Treasury yields rose and the dollar index bounced off a one-year low on Friday after a decline in U.S. retail sales suggested the economy is slowing but not fast enough to stop the Federal Reserve from raising interest rates again in May.
Stocks on Wall Street fell and gold pulled back sharply after surging the day before to a more than one-year peak as markets struggle to determine when the Fed might pause its monetary tightening to curb high inflation.
Traders of futures tied to the Fed’s policy rate increased bets that the U.S. central bank will raise its lending rate next month by another quarter of a percentage point and pushed out to late this year a rate cut as typically occurs in a slowdown.
Retail sales fell more than expected in March as consumers cut back on purchases of motor vehicles and other big-ticket items, signs that the economy was slowing at the end of the first quarter because of higher interest rates.
Investors face a different set of circumstances than the past 30 years when after six months of rates peaking, the Fed would cut, said Dec Mullarkey, managing director of investment strategy & asset allocation at SLC Management in Boston.
“That playbook is a bit outdated,” he said. “The economy we have going is much stronger and much more different because of labor shortages than it has been in other typical cycles.”
Gold pulled back from near record highs as the dollar bounced and Fed Governor Christopher Waller added weight to the prospect of another rate hike, saying the central bank’s lack of progress on slowing inflation meant rates needed to move higher.
While the economic data suggests the U.S. economy is slowing and next month’s expected rate hike may be its last, how long rates stay at the highest since the onset of the global financial crisis in 2007 is unclear.
“The Fed is going to stay higher than it’s forecast. They’re going to hike one more time in May, then they’re going to go on pause,” said Brad Conger, deputy chief investment officer at Hirtle Callaghan & Co in West Conshohocken, Pennsylvania.
“Inflation is going to be stickier than people think.”
Futures priced in a 76.8% chance the Fed raises its lending rate to a range of 5.00%-5.25% when policymakers conclude a two-day meeting on May 3, up from 67% on Wednesday, CME Group’s FedWatch Tool showed.
The yield on two-year Treasuries, which move in step with interest rate expectations, jumped 11.6 basis points to 4.093%, while on 10-year notes they rose 6.2 basis points to 3.513%.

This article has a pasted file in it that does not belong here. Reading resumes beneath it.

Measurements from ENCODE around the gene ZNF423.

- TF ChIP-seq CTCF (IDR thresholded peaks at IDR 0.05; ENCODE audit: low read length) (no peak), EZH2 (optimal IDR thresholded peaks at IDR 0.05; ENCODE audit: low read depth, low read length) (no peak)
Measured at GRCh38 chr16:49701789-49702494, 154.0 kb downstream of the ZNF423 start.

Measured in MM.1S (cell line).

The dollar index rose 0.584%, with the euro down 0.43% to $1.0997.
“The first quarter is going to be better than lowered expectations, which is good, but the guidance at best will be uncertain,” Conger said.
JPM Chief Executive Jamie Dimon said he expected the tumult from bank failures in March to pass, but “you still see sticky inflation and then in front of us issues like higher rates, the war in Ukraine — those are still substantial concerns.”
MSCI’s gauge of stocks across the globe (.MIWD00000PUS) shed 0.11%, while the Dow Jones Industrial Average (.DJI) fell 0.42%, the S&P 500 (.SPX) lost 0.21% and the Nasdaq Composite (.IXIC) dropped 0.35%. But for the week, the three indexes rose.
In Europe, the broad STOXX 600 index (.STOXX) rose for a fifth session in a row to hit its highest level since February 2022, advancing 0.58% on the day.
Asian shares gained after the Monetary Authority of Singapore (MAS) surprised many by leaving policy unchanged, saying the tightening already underway would ensure inflation slowed sharply later this year.
The euro was down 0.45% to $1.0998 after earlier hitting $1.10755, its highest in around a year.
European government bond yields rose for the week. The 10-year German bund’s yield rose to 2.433%, helping the benchmark post its biggest weekly rise since late September.
Oil prices rose after the West’s energy watchdog said it expected global demand to rise to a record high this year on the back of a recovery in Chinese consumption.
U.S. crude settled up 36 cents at $82.52 a barrel, while Brent rose 22 cents to settle at $86.31.
U.S. gold futures settled 1.9% lower at $2,015.80 an ounce.